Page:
Two Republicans and two Democrats who are working to be Tennessee’s next governor tackled one of the state’s biggest challenges in a public forum Monday night at William Blount High School.
The gubernatorial candidates shared their thoughts on education at the community meeting titled “Making Education Tennessee’s Top Priority: The Roles of State Government, Local Governments, and all Tennessee Citizens.”
Almost 200 turned out for the event. Candidates participating were Knoxville Mayor Bill Haslam, Nashville businessman Ward Cammack, former State House Majority Leader Kim McMillan and U.S. Rep. Zach Wamp.
The event was sponsored by the Blount Education Initiative, a non-partisan, grassroots organization dedicated to promoting educational excellence.
The candidates shared their opinions on a variety of issues from setting higher standards for students, funding for schools and whether or not to combine the University of Tennessee and the Tennessee Board of Regents systems.
Each shared their thoughts on the recently released report from the Tennessee State Collaborative on Reforming Education entitled “A Roadmap for Success: A Plan to Make Tennessee Number One in the Southeast Within Five Years.”
Ward Cammack, a Nashville businessman and Democrat said there is a flaw in measuring everything strictly by test results. “My problem with it is teaching to the test. I really believe it leads us in the wrong direction,” he said.
Kim McMillan, a former majority leader of the State House of Representatives and a Democrat, said the goal is possible. “What we have to do is set our standards high. I believe it is a goal we can achieve,” she said.
U.S. Rep. Zach Wamp, a Chattanooga Republican, said part of the challenge is convincing Tennesseans that education is vital to their jobs and their economy. “I think it is realistic that in eight years we can be in the top 25. It has everything to do with whether or not we have jobs,” he said.
Bill Haslam, Knoxville mayor and a Republican, said Tennesseans have to remember they are competing with people all over the world. “If we put a great principal in every school and great teachers in every classroom, the rankings will follow.”
Regarding funding for fine arts, McMillan said the state must focus on fine arts in the classroom. “I think fine arts are extremely important to making high school graduates well rounded,” she said.
Wamp said he has always stressed the importance of fine arts and physical education in schools. “I grew up in a house with music. It makes us deeper but we have to be careful what we mandate,” he said.
Haslam said fine arts is essential. “Taking fine arts out of schools is not something we should think about,” he said.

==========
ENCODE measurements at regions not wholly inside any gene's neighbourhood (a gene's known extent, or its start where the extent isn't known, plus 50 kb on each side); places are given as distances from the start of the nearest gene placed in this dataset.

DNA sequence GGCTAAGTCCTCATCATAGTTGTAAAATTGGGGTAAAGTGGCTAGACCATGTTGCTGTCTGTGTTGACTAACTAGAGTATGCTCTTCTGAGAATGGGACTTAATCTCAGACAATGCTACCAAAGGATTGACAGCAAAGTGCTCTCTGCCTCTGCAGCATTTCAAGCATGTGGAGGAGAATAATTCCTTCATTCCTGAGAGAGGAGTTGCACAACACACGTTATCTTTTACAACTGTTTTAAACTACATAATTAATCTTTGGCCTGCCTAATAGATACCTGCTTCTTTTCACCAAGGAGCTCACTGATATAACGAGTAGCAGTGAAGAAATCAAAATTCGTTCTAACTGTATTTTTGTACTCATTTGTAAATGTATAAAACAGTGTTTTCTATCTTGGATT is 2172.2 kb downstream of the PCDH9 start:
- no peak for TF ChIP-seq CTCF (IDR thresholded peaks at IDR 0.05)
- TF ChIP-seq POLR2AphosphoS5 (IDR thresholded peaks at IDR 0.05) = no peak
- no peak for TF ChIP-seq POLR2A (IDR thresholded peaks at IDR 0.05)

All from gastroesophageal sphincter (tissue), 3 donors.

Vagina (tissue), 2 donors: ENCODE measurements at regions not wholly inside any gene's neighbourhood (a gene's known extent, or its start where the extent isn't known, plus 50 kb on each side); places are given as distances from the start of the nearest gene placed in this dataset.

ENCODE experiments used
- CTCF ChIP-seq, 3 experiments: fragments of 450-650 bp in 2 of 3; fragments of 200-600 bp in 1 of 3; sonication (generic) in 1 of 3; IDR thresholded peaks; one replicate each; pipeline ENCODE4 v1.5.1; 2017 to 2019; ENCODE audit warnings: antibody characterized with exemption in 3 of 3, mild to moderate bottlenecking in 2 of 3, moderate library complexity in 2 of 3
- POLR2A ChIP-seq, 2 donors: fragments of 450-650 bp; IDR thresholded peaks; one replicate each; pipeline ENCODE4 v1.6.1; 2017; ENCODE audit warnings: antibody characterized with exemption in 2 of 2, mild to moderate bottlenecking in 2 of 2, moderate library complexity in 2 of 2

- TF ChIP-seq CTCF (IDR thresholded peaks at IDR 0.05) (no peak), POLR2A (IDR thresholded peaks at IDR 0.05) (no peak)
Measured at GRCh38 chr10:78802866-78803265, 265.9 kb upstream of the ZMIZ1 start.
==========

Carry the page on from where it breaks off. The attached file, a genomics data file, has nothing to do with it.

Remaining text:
Cammack defended fine arts in the schools, saying “we have to do everything we can to preserve it.”
The candidates were asked their thoughts on teacher compensation.
Wamp said the state is in a bind even with federal stimulus funds flowing into the treasury. “There is no more state money. We’re upside down, even with stimulus money. We ought to pay teachers well because standards at universities are going up,” he said.
Haslam said teachers haven’t had a pay raise in four or five years because of state budget constraints. “You want to make certain you are paying your teachers fairly,” he said. “I do think one place you look at is how you are competing. You have to make sure you are market competitive.”
Cammack said he believes in education. “Competitive forces are going to be very, very tough, and schools are making education a revenue source,” he said.
McMillan said education needs to be the Number One priority of the state. “The Number One thing about education is the teacher,” she said. “They are training the workers of tomorrow.”
When asked their thoughts on home schooling, the candidates shared their views.
Cammack said it is “all hands on deck” to help ensure children are educated. “I think in the next several years the standards are going to be so tough, if they want to take that on, more power to them,” he said.
McMillan said home school students should be expected to meet the same standards as students across the state. “It’s very important we meet that standard,” she said.
The congressman said if parents want to school their children at home, that ought to be encouraged. “I’m such a home education advocate; I’ll have at least one member of the state board of education from the home-school environment.”
Haslam said home schooling is working. “But the standards should not be different,” he said for home school students.
The candidates were asked their thoughts on combining the State Board of Regents system with 195,000 students and the University of Tennessee system with 45,000 students to solve any duplication of services. The candidates appeared to treat the question like it was a hot potato.
Wamp said this is a challenge the current governor could face in the next session. “Do I think we could improve higher education? Yes. Do I think we should streamline it to make it better? Yes.”
Haslam said agreed there is duplication. “We need to start off with the mission. What should their specific roles be? Define roles then decide governance.”
Cammack said not everyone goes to college right out of high school and some choose to return later. “People don’t live in a straight line. Only 22 percent go to college. I’d like to see more, but we have to go about things differently,” he said.
McMillan said roles need to be defined for the two institutions. “We have to think about the mission of the two systems,” she said.